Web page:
The UK’s top science fiction award is the Arthur C. Clarke, honoring the author of 2001: A Space Odyssey and some of the best utopian-humanist novels of the 1950s. It became an award in 1987. That is, that his person and the award, created by himself, lived together for more than two decades –he died in 2008–. At that time he drew, as he continues to do, the way in which the limits of the genre were expanding and continue to do so. Not in vain, Margaret Atwood was the first to take him away, back in distant 1987, for nothing less than The maid’s tale.
The very wise Ted Chiang, today at the head of science fictionHe is right when he says that the science fiction of the moment is not Chinese. That if it seems it is only due to commercial opportunism. The success of The three-body problem, by Liu Cixin, made publishers around the world believe that perhaps the reader was prepared for this genre trend in the country of their ancestors. The truly new wave of contemporary fantastic is in Africa, as the last two winners of the Arthur C. Clarke and the three consecutive Hugos by NK Jemisin make clear, the clearest heir to Octavia Butler’s Afrofuturism totem.
This year’s Clarke announcement for Namwali Serpell coincides just a week ago, for The old drift, his first novel, with the arrival in bookstores in Spain of the second installment of the saga of the winner of the previous edition, Tade Thompson. Considered the new king of Martian-African science fiction, his work The Rosalera insurrection (Alliance) is the continuation of the alien apocalypse of dyes Wellsians. Thompson, the psychiatrist who loved Jack Kirby, was born in London but raised in Nigeria. When his agent called to tell him that he had made history He was not in his apartment, but in Avilés, at Celsius 232, stamping signatures on the Spanish edition of that one, his first novel, Rosalera. “I will always remember that I was surrounded by readers when my agent yelled into the phone: ‘Tade, you’ve won the Clarke!” He told me.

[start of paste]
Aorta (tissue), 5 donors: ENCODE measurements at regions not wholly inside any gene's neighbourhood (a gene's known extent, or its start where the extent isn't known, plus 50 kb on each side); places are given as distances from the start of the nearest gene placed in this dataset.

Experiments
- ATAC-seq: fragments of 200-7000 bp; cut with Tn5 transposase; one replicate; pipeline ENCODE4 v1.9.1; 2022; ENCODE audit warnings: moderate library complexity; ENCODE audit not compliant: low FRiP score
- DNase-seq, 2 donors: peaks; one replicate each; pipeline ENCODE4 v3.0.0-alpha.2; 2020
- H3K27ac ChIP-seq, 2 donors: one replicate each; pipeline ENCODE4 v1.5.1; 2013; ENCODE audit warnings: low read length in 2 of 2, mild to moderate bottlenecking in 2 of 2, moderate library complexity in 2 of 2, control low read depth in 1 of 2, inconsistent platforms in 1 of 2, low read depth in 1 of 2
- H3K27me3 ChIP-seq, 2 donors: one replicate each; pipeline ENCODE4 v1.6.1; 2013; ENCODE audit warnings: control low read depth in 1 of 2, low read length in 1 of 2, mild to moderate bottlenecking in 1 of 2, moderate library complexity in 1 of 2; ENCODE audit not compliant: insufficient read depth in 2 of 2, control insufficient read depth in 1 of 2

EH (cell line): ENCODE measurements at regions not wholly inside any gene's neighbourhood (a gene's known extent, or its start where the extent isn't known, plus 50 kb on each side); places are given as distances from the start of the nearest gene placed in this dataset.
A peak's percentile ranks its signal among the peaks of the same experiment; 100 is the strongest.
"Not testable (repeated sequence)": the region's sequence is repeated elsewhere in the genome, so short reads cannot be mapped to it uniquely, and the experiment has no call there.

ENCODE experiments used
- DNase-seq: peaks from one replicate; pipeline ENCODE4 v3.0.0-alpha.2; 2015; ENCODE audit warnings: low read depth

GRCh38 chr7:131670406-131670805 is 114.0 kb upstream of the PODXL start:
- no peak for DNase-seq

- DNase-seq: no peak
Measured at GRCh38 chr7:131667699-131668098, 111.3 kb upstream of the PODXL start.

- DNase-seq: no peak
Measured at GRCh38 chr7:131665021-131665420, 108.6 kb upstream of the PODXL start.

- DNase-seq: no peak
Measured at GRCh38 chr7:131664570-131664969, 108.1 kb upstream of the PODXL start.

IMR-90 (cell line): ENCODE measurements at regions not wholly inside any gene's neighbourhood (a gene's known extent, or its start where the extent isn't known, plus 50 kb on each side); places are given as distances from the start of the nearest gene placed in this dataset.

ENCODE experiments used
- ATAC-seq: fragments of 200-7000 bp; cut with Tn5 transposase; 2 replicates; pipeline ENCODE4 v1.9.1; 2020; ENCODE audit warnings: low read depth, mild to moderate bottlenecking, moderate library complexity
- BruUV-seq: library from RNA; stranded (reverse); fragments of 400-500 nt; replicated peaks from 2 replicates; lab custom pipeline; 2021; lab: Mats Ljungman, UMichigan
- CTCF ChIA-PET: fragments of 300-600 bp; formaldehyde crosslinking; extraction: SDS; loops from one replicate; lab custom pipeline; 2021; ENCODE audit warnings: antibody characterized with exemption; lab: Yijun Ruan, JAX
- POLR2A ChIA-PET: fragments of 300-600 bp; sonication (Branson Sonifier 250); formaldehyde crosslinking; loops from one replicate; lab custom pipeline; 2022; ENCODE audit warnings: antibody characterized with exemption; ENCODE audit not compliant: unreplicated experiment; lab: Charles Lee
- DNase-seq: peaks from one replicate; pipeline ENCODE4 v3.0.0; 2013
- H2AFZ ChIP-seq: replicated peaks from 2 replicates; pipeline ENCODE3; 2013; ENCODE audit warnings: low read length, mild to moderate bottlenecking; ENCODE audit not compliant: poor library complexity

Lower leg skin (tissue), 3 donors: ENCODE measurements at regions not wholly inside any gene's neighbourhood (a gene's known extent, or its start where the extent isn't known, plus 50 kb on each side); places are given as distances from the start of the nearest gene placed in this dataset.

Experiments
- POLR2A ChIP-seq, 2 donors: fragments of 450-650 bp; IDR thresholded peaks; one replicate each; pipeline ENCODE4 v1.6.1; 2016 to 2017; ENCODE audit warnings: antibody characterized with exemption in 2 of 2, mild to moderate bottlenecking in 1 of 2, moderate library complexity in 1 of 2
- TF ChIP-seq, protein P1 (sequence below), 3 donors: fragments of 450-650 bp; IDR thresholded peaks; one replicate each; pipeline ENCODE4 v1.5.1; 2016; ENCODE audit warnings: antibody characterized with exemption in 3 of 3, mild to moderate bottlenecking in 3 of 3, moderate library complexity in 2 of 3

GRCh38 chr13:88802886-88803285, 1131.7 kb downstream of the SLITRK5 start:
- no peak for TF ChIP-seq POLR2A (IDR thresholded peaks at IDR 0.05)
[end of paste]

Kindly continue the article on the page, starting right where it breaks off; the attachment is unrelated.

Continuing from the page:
In that appointment he told many more things. Like he decided at the age of five that he wanted to be a writer, but then something went hopelessly wrong and he ended up studying medicine. For years he hated his profession. But he kept reading the Jack Kirby comics that had made him a cartoonist and, before that, a storyteller in pictures. “Kirby was my big Bang, even today I have the feeling that there were things that he imagined before anyone else, such as mobile phones, “he said in Avilés. If you admire Kirby, it is because “he invented everything” after having gone through “hell”, that of his participation in World War II. The way in which the spirit of the impossible and, above all, that of certain pulp height is present in his own work can only be explained by the respect he feels for him.
Rosalera It wasn’t his first novel, but it was his first science fiction novel. I had previously published a not to go, which at the moment has only been translated into Catalan (Els assassinats de la Molly Southbourne) and published by the editorial Mai Més. In general, it is defined as a lover of the genre, any gender. “Life would be very hard without him,” he said. Although he was quick to add that he doesn’t believe in distinctions. “For me, books are only divided between good and bad,” he said. He is one of the few who dares to say that science fiction has never been as good as it is believed to predict the future. “It is true that sometimes it has been successful, but the percentage of correct answers is minimal, and so it should be. As Oscar Wilde said, all art is useless, and it is good that it should be so, the only thing we can do with it is to try to explore what has already been lived to try to avoid a future disaster, with no other ambition than to entertain ”, he declared.